St. Paul of the Cross
Paul Danei of Ovada, Italy, was born into a family of merchants in 1694. He was a good Christian and practiced his faith. When he was nineteen, Paul decided to become a soldier. After a year he left the army. During the summer of 1720 Paul had some kind of a spiritual experience. He had three visions of starting a new religious order. He couldn't imagine what was happening, so he went to his bishop for guidance. The bishop investigated and believed that the visions were real. He told Paul to go ahead with his special call. He should do what he was being told in the visions to do.
Paul spent forty days in prayer and penance. During that time he wrote a rule that he and the followers of his new congregation could base their style of life on. Paul was joined by his brother John and two other young men. Paul and John were ordained priests by Pope Benedict XIII in 1727.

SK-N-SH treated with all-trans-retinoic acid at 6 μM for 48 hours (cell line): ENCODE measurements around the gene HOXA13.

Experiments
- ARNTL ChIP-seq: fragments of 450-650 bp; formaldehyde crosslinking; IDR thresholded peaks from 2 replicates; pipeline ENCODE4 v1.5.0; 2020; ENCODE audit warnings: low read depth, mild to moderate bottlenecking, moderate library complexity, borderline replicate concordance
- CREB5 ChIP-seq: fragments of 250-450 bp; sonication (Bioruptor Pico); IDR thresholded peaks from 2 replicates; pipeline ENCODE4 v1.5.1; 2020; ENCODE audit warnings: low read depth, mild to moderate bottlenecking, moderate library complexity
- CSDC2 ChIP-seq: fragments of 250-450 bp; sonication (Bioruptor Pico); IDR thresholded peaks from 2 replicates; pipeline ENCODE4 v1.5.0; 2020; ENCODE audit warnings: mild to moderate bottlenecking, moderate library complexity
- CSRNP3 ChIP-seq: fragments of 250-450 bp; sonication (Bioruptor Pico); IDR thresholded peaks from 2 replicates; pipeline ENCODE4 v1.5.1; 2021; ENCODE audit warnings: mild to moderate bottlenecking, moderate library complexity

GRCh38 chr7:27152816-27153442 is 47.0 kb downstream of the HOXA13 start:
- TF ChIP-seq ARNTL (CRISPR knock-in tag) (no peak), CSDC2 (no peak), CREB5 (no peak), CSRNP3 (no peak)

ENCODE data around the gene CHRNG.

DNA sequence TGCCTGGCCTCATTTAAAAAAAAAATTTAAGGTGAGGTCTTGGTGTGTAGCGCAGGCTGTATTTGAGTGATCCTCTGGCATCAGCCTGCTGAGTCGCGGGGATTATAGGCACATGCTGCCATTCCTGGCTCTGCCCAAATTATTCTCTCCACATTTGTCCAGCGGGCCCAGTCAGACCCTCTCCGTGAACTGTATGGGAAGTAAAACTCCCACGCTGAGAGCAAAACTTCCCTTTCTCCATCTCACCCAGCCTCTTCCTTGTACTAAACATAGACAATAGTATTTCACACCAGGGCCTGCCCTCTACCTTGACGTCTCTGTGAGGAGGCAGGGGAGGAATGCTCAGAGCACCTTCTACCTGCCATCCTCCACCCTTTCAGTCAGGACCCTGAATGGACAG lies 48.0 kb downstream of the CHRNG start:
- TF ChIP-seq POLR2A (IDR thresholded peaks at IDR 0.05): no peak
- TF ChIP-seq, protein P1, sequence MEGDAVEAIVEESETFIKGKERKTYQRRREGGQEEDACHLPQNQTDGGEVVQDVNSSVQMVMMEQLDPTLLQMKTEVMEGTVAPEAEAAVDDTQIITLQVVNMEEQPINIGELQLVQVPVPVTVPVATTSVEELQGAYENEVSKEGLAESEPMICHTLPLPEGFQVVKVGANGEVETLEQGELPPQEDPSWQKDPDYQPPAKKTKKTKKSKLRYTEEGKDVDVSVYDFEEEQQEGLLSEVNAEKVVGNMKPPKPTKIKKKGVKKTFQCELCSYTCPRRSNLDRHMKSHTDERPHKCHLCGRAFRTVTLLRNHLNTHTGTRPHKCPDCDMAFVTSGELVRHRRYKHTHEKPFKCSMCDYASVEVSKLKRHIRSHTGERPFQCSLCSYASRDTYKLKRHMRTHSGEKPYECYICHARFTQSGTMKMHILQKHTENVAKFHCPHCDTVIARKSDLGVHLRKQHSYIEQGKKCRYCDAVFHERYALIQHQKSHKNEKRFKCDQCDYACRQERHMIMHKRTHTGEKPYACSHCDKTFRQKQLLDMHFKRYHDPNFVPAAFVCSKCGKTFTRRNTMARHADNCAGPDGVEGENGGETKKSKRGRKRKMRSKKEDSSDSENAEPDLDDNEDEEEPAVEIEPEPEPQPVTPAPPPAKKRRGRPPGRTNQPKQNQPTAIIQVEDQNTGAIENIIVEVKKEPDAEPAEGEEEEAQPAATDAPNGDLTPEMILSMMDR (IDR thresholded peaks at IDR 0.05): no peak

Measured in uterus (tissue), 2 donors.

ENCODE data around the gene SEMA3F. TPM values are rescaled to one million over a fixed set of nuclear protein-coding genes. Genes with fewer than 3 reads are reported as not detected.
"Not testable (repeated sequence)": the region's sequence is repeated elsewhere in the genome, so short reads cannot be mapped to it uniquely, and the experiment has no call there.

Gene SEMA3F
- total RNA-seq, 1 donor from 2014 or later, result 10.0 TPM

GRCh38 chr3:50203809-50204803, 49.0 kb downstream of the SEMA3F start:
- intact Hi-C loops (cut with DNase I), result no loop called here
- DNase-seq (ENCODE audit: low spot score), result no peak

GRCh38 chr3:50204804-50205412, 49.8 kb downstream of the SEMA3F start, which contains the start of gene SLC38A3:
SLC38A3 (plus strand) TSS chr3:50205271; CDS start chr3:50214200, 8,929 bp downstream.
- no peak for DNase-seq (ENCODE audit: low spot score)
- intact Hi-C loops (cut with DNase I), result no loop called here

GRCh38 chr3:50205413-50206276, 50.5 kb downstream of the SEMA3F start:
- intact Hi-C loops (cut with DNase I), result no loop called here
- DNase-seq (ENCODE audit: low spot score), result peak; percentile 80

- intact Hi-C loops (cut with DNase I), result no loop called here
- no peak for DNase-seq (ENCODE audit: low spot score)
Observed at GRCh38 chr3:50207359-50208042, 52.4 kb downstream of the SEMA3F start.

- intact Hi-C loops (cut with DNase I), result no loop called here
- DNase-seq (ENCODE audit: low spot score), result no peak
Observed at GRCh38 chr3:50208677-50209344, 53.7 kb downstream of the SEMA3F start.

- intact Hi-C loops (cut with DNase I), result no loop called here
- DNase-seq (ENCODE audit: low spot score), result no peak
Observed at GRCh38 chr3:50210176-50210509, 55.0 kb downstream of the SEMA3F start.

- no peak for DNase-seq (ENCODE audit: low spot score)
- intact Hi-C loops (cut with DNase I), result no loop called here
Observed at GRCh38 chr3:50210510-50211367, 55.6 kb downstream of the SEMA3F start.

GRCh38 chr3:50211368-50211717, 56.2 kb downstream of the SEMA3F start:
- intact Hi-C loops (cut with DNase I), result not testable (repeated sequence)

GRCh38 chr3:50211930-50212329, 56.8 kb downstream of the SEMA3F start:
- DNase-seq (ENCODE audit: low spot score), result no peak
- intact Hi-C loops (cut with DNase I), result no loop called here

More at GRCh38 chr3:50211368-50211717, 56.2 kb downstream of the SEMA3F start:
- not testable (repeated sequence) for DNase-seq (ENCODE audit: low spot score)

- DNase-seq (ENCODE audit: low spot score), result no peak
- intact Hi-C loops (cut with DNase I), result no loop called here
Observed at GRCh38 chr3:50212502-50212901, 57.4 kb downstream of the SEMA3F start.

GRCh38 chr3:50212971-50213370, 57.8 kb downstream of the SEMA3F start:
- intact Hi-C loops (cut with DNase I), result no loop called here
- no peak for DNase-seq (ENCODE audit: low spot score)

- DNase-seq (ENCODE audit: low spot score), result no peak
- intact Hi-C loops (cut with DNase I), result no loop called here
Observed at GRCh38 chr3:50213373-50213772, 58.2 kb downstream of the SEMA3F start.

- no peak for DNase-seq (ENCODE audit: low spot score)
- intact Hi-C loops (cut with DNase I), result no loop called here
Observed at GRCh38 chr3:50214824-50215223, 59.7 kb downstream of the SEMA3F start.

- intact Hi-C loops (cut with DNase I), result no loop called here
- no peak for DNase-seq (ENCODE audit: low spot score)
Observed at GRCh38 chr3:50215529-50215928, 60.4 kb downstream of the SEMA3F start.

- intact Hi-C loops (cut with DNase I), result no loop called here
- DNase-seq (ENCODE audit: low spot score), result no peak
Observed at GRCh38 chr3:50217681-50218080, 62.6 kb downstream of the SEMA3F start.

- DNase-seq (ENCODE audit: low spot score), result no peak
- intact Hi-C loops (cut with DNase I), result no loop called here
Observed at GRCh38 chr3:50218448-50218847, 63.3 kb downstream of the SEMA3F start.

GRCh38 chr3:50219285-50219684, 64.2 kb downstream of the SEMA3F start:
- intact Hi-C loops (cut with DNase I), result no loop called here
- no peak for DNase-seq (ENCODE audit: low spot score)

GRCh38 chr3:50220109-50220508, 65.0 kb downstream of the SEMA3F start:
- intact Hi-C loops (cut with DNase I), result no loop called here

Ten years later, the first Passionist monastery was started. Pope Clement XIV approved the new order. He also approved the rule a short time later. Besides the three vows of poverty, chastity and obedience, Paul of the Cross added a fourth vow: devotion to the passion of Christ. By 1747, the Passionists had three monasteries. They were preaching parish retreats throughout Italy.
When he died in 1775, Paul of the Cross was starting a congregation of Passionist nuns. He was proclaimed a saint by Pope Pius IX in 1867.
St. Paul taught that in the Cross of Jesus we find real wisdom. When we find ourselves in difficulty or suffering, let us pray for this wisdom.